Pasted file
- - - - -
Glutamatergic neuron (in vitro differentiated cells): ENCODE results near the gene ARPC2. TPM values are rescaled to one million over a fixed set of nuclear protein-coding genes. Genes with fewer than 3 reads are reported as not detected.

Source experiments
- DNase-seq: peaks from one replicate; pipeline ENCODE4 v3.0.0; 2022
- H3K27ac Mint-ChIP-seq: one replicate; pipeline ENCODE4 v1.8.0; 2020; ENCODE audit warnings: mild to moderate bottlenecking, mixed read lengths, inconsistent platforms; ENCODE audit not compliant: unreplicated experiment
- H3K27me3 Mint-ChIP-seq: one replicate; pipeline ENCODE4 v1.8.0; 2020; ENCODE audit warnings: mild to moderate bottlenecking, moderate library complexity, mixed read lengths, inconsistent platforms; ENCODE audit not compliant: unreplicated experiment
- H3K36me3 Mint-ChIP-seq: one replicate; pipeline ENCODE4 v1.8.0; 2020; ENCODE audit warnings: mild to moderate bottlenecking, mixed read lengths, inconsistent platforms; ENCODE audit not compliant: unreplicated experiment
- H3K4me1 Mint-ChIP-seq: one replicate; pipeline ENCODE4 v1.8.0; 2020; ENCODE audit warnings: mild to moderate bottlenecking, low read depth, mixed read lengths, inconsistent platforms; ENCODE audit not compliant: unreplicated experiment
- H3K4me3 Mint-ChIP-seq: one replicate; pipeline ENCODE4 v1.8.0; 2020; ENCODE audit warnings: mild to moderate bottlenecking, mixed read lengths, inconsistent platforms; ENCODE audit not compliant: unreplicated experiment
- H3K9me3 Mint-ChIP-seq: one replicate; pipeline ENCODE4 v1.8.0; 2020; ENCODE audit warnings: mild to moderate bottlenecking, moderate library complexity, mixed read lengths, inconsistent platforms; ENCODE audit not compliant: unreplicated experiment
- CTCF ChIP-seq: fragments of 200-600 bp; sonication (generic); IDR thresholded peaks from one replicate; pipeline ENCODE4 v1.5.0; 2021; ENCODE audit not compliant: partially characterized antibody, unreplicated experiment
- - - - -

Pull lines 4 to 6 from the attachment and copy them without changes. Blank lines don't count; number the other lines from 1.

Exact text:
- H3K27ac Mint-ChIP-seq: one replicate; pipeline ENCODE4 v1.8.0; 2020; ENCODE audit warnings: mild to moderate bottlenecking, mixed read lengths, inconsistent platforms; ENCODE audit not compliant: unreplicated experiment
- H3K27me3 Mint-ChIP-seq: one replicate; pipeline ENCODE4 v1.8.0; 2020; ENCODE audit warnings: mild to moderate bottlenecking, moderate library complexity, mixed read lengths, inconsistent platforms; ENCODE audit not compliant: unreplicated experiment
- H3K36me3 Mint-ChIP-seq: one replicate; pipeline ENCODE4 v1.8.0; 2020; ENCODE audit warnings: mild to moderate bottlenecking, mixed read lengths, inconsistent platforms; ENCODE audit not compliant: unreplicated experiment